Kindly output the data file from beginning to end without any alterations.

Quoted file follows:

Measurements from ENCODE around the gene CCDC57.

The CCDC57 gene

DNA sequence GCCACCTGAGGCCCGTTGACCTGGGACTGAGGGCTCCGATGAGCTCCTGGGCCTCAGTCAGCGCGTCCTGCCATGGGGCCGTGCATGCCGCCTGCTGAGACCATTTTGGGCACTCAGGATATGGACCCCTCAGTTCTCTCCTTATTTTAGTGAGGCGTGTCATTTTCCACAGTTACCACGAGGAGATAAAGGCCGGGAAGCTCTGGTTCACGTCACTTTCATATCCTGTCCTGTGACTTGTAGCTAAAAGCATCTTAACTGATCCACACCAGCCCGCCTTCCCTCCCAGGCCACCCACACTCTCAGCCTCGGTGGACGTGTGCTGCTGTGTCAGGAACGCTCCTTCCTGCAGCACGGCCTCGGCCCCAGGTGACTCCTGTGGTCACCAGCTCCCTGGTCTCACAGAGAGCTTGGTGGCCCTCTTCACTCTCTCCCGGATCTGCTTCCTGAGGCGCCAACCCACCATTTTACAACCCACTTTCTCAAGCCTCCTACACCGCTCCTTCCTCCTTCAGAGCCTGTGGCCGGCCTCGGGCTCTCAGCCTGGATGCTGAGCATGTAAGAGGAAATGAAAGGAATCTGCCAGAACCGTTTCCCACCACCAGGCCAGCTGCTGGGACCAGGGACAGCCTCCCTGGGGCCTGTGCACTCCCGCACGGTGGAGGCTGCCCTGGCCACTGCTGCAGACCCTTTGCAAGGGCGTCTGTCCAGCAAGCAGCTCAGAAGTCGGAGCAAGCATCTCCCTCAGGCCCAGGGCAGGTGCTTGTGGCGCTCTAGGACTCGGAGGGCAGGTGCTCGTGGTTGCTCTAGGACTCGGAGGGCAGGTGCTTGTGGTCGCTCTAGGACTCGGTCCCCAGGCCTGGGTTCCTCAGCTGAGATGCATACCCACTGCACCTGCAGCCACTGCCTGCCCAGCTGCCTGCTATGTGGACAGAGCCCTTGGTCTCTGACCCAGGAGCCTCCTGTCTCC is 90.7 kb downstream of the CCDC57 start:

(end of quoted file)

Measurements from ENCODE around the gene CCDC57.

The CCDC57 gene

DNA sequence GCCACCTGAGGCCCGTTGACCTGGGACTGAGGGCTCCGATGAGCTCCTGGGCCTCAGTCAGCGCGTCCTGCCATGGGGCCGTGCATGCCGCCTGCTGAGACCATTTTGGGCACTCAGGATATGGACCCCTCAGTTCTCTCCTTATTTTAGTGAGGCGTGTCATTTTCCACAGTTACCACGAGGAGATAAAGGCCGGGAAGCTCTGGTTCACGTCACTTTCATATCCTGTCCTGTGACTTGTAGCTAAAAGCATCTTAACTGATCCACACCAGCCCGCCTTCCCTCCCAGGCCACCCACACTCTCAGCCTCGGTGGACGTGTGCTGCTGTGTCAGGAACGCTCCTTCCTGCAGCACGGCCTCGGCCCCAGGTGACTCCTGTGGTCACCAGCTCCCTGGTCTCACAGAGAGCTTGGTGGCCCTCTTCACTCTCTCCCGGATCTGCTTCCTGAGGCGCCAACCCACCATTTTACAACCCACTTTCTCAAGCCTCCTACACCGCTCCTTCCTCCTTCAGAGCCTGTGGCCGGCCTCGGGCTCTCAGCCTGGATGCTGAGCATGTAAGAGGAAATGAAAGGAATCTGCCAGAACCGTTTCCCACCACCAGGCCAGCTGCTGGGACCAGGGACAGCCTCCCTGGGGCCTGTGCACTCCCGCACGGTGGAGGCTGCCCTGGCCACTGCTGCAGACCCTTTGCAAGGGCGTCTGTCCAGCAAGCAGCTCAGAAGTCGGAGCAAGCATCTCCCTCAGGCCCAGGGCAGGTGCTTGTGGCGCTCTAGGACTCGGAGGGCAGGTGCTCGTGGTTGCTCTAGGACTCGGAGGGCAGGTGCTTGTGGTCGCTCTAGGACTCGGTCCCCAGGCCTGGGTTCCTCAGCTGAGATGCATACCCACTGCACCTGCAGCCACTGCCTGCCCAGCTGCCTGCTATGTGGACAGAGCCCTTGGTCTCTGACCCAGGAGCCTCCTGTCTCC is 90.7 kb downstream of the CCDC57 start: